Biol 3380/5380- Evolutionary Biology Overview

Nothing in Biology makes sense except in the light of evolution - Th. Dobzhansky (1973)

Evolutionary biology and systematics are the branches of biology that investigate and explain the unique history of life on this planet. Evolution provides theories that help us understand the processes and mechanisms that account for biodiversity.Systematics is involved with formulating and testing hypotheses of relationships.

In order to understand the complex history of life over the last 3.8 billion years, evolutionary biologists build upon data and ideas from other disciplines of biology (e.g., cell biology, developmental biology, ecology, ethology, genetics, molecular biology, morphology) and other areas of science (e.g., chemistry, geology, physics). As we study evolution this semester, we will be building upon concepts and ideas discussed in this class and learned elsewhere. I have organized this course in a somewhat hierarchical manner whereby new ideas build upon previous ideas. That is, concepts and theories developed at lower levels will be necessary, but not sufficient, to explain and understand phenomena at higher levels. All of these ideas and concepts, taken together, are needed to understand biological evolution and biodiversity. The different levels that we will study or build upon include:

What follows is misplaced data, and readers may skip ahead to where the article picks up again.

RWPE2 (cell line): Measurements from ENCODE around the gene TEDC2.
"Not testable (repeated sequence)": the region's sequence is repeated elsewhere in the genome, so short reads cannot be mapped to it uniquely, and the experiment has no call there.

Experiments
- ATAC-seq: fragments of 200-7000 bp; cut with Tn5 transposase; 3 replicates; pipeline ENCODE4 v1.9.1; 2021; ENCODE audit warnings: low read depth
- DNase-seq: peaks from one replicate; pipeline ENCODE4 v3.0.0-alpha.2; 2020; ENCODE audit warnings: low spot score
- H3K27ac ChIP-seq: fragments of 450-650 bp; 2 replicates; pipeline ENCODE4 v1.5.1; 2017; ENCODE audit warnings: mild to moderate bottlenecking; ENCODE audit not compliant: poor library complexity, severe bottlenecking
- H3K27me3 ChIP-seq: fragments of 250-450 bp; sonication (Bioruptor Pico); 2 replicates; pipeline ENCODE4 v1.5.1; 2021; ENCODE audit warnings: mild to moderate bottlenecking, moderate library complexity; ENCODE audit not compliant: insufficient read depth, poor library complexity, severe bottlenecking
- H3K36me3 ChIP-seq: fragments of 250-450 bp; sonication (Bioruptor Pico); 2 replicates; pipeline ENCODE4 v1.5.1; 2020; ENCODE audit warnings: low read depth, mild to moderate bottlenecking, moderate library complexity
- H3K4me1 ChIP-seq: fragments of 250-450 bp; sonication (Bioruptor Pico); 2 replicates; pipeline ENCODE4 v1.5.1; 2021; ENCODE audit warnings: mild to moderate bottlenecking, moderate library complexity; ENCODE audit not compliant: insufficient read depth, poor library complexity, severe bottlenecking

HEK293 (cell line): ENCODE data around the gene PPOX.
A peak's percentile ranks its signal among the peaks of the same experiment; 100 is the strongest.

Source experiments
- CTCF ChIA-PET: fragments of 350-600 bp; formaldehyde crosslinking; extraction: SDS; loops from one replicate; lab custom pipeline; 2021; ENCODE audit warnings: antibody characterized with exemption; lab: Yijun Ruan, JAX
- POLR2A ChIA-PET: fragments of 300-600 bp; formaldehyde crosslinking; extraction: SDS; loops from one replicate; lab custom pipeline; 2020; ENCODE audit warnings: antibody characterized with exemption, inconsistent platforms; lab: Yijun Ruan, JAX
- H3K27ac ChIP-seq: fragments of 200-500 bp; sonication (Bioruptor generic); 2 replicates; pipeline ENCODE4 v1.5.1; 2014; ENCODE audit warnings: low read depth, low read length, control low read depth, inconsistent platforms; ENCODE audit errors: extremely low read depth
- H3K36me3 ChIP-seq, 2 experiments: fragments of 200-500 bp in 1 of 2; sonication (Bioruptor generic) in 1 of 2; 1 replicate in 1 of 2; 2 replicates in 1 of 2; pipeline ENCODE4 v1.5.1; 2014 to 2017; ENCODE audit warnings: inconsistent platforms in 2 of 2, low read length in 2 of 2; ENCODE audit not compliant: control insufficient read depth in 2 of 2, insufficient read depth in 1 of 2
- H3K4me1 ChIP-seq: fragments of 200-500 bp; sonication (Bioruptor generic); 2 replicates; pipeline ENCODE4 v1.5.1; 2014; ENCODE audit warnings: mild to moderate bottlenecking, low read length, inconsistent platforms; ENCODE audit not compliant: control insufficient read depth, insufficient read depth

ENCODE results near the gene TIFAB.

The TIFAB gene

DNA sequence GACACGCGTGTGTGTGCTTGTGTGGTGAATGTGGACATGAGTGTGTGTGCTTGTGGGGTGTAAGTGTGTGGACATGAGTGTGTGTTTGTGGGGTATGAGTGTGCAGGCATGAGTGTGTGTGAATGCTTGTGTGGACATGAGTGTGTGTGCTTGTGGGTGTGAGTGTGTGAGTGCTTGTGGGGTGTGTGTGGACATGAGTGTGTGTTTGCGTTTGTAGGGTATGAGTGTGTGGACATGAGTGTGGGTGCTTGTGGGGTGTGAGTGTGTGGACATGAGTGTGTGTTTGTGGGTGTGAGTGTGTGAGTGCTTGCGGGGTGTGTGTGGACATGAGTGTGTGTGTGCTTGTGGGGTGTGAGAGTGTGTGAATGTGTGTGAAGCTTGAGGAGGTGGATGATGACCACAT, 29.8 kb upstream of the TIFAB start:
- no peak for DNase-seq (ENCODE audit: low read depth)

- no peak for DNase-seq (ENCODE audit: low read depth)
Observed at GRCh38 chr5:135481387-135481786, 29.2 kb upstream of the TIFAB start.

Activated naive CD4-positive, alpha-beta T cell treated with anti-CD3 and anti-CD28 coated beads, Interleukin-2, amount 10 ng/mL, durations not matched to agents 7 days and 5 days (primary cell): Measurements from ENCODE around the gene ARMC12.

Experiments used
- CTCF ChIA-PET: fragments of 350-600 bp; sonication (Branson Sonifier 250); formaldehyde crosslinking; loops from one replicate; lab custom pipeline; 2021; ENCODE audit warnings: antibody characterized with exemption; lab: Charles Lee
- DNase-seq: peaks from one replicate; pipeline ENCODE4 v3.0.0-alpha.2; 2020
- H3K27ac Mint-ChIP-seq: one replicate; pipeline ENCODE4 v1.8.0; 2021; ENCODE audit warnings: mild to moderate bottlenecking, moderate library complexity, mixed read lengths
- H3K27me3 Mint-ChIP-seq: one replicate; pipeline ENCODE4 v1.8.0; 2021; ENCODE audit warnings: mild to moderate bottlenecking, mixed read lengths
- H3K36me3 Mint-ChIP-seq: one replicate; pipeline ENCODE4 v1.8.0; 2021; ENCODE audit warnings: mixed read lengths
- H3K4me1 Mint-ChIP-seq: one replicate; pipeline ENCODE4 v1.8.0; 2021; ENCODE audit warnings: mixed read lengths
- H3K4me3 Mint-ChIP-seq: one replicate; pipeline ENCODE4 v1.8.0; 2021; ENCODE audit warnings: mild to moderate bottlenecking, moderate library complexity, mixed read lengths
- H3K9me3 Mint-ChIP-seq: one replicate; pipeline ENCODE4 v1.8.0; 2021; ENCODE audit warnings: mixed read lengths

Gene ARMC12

Mendelian Genetics --> Population Genetics --> Natural Selection and Adaptation --> Species and Speciation --> Systematics

As you look at your notes throughout the semester, keep this flow chart in mind; look at it every night as you study. It will help you to see where we are, where we have been and where we are going. It should help you to more easily synthesize all the material covered in this comprehensive course. It will help you understand why evolution is the main unifying concept of biology.